Concerns of violence as Burundi’s president weighs third term
POLITICAL storm clouds have been gathering over Burundi, with worries the president’s ambitions for a constitutionally-questionable third term in office could reignite violence in a country still regaining its footing after years of civil war.
President Pierre Nkurunziza has faced revolt from within his own party over his presumed candidacy for the June election. Seventy-nine members of the ruling CNDD-FDD party wrote the president last week asking him not to seek office.
The influential Catholic Church in Burundi also has joined the growing chorus of civil society and opposition groups urging Mr. Nkurunziza not to run.
While the party has yet to name a candidate, the president has offered no signal he will step aside.
“You have a very wide coalition of the opponents to the third mandate,” says Thierry Vircoulon, Central Africa Director for the International Crisis Group, “and President Nkurunziza and his entourage seem to be a bit isolated.”
Nkurunziza’s eligibility comes down to a legal argument over the wording of a formative peace agreement and the country’s constitution.
Burundi’s existing political structures were founded on the 2000 Arusha agreement which brought to an end the civil war between Hutu and Tutsi factions that killed up to 300,000 people.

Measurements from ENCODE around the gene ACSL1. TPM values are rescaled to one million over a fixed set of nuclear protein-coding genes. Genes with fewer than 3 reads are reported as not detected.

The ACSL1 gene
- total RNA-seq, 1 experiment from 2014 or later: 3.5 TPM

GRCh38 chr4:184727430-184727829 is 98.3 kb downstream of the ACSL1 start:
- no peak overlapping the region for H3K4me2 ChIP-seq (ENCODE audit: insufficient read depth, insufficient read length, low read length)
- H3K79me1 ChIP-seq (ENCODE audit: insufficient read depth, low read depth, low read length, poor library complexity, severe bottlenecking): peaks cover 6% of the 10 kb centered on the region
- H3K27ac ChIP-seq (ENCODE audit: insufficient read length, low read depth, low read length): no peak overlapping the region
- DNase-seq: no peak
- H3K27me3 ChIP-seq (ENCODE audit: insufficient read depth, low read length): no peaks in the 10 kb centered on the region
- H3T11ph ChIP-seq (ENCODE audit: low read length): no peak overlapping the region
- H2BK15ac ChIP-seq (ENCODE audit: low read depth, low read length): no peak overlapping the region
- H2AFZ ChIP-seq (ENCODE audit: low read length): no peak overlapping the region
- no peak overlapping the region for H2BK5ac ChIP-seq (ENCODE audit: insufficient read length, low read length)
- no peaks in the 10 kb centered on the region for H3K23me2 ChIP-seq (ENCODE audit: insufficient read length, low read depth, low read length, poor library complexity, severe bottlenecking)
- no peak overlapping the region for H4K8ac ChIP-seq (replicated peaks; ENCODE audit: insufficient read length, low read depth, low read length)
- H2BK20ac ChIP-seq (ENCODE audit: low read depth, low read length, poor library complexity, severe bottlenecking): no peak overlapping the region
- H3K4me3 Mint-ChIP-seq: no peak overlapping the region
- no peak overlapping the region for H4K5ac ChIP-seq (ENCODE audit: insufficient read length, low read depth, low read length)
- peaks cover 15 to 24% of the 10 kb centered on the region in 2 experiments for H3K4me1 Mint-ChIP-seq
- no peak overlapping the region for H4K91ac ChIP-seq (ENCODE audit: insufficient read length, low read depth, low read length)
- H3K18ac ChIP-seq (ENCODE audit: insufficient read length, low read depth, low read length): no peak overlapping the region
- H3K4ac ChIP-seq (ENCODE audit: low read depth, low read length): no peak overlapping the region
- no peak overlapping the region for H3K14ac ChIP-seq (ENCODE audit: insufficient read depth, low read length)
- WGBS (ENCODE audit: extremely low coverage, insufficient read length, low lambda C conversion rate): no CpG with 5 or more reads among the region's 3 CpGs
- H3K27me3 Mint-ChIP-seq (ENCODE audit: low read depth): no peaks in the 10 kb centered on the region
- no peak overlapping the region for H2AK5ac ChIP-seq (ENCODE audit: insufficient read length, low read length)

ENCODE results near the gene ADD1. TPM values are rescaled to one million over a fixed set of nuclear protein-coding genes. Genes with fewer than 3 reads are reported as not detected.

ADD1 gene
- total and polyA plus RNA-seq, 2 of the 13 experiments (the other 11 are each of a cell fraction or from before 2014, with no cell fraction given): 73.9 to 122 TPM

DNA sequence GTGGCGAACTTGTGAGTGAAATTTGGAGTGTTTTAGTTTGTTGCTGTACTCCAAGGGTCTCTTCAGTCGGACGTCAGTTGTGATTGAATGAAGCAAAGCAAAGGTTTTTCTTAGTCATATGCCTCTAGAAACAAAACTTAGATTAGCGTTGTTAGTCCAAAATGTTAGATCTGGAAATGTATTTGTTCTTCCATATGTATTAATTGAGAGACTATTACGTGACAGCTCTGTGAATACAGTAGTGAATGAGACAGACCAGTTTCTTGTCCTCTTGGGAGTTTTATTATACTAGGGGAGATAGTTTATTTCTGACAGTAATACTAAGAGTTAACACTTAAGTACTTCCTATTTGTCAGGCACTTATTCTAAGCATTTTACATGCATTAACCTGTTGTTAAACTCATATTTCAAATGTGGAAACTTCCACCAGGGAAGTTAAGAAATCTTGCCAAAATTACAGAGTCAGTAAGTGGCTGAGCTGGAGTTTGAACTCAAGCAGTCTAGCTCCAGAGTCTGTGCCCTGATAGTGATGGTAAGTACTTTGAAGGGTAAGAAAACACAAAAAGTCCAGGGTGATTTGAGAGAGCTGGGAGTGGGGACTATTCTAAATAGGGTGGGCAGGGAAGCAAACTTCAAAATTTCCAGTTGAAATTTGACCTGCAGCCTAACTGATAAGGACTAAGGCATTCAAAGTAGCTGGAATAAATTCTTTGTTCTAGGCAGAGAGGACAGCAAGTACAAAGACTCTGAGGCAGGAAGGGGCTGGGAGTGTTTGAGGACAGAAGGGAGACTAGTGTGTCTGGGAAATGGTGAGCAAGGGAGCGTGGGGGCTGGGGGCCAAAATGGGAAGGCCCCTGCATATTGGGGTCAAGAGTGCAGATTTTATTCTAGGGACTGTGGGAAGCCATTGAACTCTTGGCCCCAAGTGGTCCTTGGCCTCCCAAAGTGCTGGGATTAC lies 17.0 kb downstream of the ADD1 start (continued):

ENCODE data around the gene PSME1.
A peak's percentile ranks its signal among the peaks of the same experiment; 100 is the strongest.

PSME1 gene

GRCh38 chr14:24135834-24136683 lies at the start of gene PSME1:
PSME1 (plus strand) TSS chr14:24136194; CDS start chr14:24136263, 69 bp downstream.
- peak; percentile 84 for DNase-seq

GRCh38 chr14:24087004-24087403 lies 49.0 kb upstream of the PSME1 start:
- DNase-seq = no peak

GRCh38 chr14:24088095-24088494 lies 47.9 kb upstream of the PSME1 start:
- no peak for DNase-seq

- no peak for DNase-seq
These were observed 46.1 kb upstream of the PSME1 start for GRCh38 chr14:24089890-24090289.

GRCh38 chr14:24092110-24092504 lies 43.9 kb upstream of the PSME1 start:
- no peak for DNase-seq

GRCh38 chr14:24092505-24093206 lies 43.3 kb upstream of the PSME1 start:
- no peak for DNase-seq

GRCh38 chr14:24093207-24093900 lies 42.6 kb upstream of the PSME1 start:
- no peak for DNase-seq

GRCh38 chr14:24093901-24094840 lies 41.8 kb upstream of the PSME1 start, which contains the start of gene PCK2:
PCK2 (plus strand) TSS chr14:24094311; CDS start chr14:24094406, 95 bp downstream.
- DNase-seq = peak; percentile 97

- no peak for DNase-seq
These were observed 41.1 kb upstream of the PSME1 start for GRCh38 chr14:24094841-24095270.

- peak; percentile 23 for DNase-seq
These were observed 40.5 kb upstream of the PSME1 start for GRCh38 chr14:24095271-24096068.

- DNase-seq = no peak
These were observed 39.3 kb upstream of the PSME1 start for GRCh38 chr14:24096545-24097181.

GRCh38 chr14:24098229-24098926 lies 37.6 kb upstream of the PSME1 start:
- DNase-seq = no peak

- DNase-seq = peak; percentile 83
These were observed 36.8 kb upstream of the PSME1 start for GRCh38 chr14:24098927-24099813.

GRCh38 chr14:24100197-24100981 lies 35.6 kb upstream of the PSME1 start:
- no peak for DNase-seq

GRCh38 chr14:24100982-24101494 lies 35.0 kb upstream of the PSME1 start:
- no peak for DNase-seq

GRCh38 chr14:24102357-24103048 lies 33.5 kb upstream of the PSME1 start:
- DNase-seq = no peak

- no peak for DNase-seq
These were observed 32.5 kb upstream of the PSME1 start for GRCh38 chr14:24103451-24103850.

That agreement says the president can serve no more than two terms in office.
But the 2005 constitution states the president must be elected through “universal direct suffrage” – interpreted to mean a popular vote. Nkurunziza was elected by parliament to his first term, so, his supporters argue, he is eligible to run again.
Whether he does so or not, Nkuruniziza’s government has been under fire from rights groups and the international community for boxing out the opposition and silencing voices of dissent.
Vircoulon says the political tension in the lead-up to the election “is the conclusion of the five years of the second mandate of President Nkurunziza, that has been characterized by political intolerance and repression.”
Rights groups have accused the ruling party of arming its youth wing, known as the Imbonerakure, and using them to attack opponents in the past.
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